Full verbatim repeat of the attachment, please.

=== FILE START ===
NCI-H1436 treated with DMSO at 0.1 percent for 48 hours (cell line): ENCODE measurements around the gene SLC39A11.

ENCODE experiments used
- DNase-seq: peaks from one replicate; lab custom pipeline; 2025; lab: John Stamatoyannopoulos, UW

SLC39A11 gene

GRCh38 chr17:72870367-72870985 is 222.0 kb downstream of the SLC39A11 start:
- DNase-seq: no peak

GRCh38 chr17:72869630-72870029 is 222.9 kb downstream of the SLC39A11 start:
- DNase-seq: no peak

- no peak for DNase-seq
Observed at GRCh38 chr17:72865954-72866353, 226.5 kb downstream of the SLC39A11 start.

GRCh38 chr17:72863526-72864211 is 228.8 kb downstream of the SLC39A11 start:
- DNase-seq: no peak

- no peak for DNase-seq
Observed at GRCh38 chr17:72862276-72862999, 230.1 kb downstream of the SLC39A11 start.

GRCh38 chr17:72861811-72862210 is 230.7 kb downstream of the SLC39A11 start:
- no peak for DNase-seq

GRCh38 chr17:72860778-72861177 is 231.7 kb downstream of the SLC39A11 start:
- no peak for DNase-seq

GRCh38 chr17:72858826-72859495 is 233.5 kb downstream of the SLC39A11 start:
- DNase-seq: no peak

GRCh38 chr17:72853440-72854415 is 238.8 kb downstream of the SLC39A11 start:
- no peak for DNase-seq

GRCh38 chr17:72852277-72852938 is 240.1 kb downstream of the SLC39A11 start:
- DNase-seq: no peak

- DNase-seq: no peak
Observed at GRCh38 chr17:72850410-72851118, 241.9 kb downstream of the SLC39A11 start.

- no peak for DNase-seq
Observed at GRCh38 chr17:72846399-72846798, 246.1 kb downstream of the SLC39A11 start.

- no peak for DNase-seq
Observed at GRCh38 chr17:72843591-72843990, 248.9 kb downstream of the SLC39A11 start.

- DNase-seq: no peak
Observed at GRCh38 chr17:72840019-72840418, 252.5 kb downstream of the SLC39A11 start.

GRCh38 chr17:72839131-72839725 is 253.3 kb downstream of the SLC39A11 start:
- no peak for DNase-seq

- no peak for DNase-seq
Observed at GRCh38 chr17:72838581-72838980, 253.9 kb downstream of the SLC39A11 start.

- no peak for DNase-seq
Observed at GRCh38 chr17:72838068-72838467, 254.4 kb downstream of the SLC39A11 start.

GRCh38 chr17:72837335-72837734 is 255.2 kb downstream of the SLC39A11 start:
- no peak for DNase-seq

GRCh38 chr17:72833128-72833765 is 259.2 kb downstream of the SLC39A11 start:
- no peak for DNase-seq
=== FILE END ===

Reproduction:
NCI-H1436 treated with DMSO at 0.1 percent for 48 hours (cell line): ENCODE measurements around the gene SLC39A11.

ENCODE experiments used
- DNase-seq: peaks from one replicate; lab custom pipeline; 2025; lab: John Stamatoyannopoulos, UW

SLC39A11 gene

GRCh38 chr17:72870367-72870985 is 222.0 kb downstream of the SLC39A11 start:
- DNase-seq: no peak

GRCh38 chr17:72869630-72870029 is 222.9 kb downstream of the SLC39A11 start:
- DNase-seq: no peak

- no peak for DNase-seq
Observed at GRCh38 chr17:72865954-72866353, 226.5 kb downstream of the SLC39A11 start.

GRCh38 chr17:72863526-72864211 is 228.8 kb downstream of the SLC39A11 start:
- DNase-seq: no peak

- no peak for DNase-seq
Observed at GRCh38 chr17:72862276-72862999, 230.1 kb downstream of the SLC39A11 start.

GRCh38 chr17:72861811-72862210 is 230.7 kb downstream of the SLC39A11 start:
- no peak for DNase-seq

GRCh38 chr17:72860778-72861177 is 231.7 kb downstream of the SLC39A11 start:
- no peak for DNase-seq

GRCh38 chr17:72858826-72859495 is 233.5 kb downstream of the SLC39A11 start:
- DNase-seq: no peak

GRCh38 chr17:72853440-72854415 is 238.8 kb downstream of the SLC39A11 start:
- no peak for DNase-seq

GRCh38 chr17:72852277-72852938 is 240.1 kb downstream of the SLC39A11 start:
- DNase-seq: no peak

- DNase-seq: no peak
Observed at GRCh38 chr17:72850410-72851118, 241.9 kb downstream of the SLC39A11 start.

- no peak for DNase-seq
Observed at GRCh38 chr17:72846399-72846798, 246.1 kb downstream of the SLC39A11 start.

- no peak for DNase-seq
Observed at GRCh38 chr17:72843591-72843990, 248.9 kb downstream of the SLC39A11 start.

- DNase-seq: no peak
Observed at GRCh38 chr17:72840019-72840418, 252.5 kb downstream of the SLC39A11 start.

GRCh38 chr17:72839131-72839725 is 253.3 kb downstream of the SLC39A11 start:
- no peak for DNase-seq

- no peak for DNase-seq
Observed at GRCh38 chr17:72838581-72838980, 253.9 kb downstream of the SLC39A11 start.

- no peak for DNase-seq
Observed at GRCh38 chr17:72838068-72838467, 254.4 kb downstream of the SLC39A11 start.

GRCh38 chr17:72837335-72837734 is 255.2 kb downstream of the SLC39A11 start:
- no peak for DNase-seq

GRCh38 chr17:72833128-72833765 is 259.2 kb downstream of the SLC39A11 start:
- no peak for DNase-seq